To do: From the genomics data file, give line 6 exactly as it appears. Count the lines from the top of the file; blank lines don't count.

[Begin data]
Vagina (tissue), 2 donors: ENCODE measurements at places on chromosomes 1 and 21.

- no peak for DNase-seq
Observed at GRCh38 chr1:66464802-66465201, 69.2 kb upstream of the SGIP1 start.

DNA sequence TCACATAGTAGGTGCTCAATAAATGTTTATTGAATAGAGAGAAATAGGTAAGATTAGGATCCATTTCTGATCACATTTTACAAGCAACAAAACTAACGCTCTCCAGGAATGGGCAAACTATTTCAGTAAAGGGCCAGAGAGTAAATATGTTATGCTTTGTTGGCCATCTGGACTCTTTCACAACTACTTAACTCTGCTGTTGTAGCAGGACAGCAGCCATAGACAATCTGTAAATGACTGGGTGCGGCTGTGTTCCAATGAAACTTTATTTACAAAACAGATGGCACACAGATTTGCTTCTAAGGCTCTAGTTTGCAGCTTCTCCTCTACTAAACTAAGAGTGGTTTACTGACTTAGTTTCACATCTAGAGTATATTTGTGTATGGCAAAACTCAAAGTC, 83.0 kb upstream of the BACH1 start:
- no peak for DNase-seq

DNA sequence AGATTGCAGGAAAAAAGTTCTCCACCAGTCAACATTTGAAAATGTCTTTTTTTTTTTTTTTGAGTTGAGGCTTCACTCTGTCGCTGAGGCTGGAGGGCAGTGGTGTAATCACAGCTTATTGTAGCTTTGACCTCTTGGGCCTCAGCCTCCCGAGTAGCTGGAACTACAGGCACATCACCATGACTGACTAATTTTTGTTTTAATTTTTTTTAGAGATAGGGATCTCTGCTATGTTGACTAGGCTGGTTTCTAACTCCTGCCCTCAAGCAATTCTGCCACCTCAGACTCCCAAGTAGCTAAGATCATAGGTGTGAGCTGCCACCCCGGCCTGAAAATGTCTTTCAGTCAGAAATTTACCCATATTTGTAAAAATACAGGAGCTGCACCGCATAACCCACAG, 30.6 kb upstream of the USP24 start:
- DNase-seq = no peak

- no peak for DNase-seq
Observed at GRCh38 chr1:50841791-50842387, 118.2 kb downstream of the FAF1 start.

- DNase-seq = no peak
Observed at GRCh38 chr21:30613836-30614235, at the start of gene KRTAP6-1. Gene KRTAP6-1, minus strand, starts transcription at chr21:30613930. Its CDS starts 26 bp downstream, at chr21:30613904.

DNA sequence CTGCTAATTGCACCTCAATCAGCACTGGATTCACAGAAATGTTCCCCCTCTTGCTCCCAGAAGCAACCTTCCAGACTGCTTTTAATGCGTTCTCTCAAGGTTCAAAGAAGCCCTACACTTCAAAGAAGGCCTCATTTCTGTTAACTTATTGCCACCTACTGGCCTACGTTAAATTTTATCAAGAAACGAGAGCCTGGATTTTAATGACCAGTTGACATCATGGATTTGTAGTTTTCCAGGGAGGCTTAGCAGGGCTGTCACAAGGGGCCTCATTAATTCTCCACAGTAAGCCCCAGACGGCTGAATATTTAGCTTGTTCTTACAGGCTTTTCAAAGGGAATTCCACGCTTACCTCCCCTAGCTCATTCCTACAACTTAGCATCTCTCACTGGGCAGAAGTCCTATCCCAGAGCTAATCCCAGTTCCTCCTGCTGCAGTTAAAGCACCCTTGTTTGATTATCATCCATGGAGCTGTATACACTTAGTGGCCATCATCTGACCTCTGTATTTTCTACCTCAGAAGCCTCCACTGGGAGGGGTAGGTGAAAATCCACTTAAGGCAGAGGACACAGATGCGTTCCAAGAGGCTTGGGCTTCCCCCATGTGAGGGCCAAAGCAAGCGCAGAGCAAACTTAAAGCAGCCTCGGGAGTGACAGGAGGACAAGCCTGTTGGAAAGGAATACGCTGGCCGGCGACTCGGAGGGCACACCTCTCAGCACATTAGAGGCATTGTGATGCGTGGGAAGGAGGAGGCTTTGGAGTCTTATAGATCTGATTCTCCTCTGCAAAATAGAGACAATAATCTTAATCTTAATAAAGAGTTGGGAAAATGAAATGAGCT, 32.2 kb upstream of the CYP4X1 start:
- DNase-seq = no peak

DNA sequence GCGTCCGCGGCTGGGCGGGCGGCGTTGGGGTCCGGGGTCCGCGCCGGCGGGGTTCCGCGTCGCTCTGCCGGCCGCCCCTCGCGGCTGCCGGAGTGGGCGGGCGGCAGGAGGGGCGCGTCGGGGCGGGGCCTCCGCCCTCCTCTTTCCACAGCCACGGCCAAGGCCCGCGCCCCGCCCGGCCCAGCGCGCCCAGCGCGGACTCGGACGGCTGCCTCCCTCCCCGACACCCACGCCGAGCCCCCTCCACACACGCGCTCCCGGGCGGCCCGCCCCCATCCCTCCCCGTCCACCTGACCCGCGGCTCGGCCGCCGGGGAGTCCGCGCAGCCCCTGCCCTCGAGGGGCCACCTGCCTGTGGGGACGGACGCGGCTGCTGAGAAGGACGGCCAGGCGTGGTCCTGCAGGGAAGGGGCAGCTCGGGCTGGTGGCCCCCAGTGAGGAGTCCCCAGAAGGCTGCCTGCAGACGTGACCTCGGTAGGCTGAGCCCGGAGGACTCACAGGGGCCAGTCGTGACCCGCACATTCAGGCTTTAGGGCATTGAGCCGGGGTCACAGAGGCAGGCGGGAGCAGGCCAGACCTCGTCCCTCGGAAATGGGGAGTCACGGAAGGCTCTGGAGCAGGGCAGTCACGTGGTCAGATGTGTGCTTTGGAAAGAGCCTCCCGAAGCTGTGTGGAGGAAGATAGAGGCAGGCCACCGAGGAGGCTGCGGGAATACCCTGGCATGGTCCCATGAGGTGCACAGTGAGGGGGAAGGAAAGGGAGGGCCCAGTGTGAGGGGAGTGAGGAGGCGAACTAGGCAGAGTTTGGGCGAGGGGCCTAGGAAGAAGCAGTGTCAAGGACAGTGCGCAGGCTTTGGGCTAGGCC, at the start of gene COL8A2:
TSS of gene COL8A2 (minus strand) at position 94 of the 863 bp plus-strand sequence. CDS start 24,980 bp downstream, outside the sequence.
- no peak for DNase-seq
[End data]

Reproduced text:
DNA sequence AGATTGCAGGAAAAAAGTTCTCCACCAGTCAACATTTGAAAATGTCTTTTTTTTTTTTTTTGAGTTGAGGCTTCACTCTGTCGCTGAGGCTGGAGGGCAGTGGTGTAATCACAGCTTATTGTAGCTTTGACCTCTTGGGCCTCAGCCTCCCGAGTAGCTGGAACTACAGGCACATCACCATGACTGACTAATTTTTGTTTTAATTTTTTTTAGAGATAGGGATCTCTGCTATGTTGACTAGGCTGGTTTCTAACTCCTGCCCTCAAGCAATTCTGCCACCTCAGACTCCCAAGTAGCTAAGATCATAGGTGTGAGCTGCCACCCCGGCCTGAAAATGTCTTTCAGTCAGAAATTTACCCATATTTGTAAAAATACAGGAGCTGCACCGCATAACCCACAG, 30.6 kb upstream of the USP24 start: